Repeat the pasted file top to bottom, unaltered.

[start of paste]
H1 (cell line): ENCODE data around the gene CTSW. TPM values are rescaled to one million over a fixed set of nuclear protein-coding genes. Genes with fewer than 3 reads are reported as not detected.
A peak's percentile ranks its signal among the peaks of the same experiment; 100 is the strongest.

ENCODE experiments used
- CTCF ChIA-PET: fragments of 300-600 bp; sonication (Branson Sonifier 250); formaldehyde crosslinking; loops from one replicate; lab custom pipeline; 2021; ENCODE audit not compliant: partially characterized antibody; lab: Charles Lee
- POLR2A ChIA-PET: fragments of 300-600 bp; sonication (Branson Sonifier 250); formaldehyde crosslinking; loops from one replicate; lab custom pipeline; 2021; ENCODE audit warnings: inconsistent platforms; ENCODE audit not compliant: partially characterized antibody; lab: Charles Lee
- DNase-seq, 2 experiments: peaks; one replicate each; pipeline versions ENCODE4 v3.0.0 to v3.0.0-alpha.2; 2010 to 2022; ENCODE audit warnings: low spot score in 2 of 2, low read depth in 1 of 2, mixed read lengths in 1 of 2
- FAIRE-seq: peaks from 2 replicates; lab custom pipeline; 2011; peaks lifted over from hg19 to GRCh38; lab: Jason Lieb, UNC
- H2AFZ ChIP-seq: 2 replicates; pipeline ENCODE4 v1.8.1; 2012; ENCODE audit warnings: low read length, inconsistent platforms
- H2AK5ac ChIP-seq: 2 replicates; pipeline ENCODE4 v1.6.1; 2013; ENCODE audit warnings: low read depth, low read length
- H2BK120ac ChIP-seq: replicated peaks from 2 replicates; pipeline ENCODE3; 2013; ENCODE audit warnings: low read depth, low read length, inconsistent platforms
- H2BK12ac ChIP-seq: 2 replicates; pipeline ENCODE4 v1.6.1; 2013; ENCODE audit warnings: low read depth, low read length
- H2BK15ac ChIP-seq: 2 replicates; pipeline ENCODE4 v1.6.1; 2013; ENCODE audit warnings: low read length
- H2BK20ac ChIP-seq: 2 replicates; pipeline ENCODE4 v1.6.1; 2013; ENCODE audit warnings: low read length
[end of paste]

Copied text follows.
H1 (cell line): ENCODE data around the gene CTSW. TPM values are rescaled to one million over a fixed set of nuclear protein-coding genes. Genes with fewer than 3 reads are reported as not detected.
A peak's percentile ranks its signal among the peaks of the same experiment; 100 is the strongest.

ENCODE experiments used
- CTCF ChIA-PET: fragments of 300-600 bp; sonication (Branson Sonifier 250); formaldehyde crosslinking; loops from one replicate; lab custom pipeline; 2021; ENCODE audit not compliant: partially characterized antibody; lab: Charles Lee
- POLR2A ChIA-PET: fragments of 300-600 bp; sonication (Branson Sonifier 250); formaldehyde crosslinking; loops from one replicate; lab custom pipeline; 2021; ENCODE audit warnings: inconsistent platforms; ENCODE audit not compliant: partially characterized antibody; lab: Charles Lee
- DNase-seq, 2 experiments: peaks; one replicate each; pipeline versions ENCODE4 v3.0.0 to v3.0.0-alpha.2; 2010 to 2022; ENCODE audit warnings: low spot score in 2 of 2, low read depth in 1 of 2, mixed read lengths in 1 of 2
- FAIRE-seq: peaks from 2 replicates; lab custom pipeline; 2011; peaks lifted over from hg19 to GRCh38; lab: Jason Lieb, UNC
- H2AFZ ChIP-seq: 2 replicates; pipeline ENCODE4 v1.8.1; 2012; ENCODE audit warnings: low read length, inconsistent platforms
- H2AK5ac ChIP-seq: 2 replicates; pipeline ENCODE4 v1.6.1; 2013; ENCODE audit warnings: low read depth, low read length
- H2BK120ac ChIP-seq: replicated peaks from 2 replicates; pipeline ENCODE3; 2013; ENCODE audit warnings: low read depth, low read length, inconsistent platforms
- H2BK12ac ChIP-seq: 2 replicates; pipeline ENCODE4 v1.6.1; 2013; ENCODE audit warnings: low read depth, low read length
- H2BK15ac ChIP-seq: 2 replicates; pipeline ENCODE4 v1.6.1; 2013; ENCODE audit warnings: low read length
- H2BK20ac ChIP-seq: 2 replicates; pipeline ENCODE4 v1.6.1; 2013; ENCODE audit warnings: low read length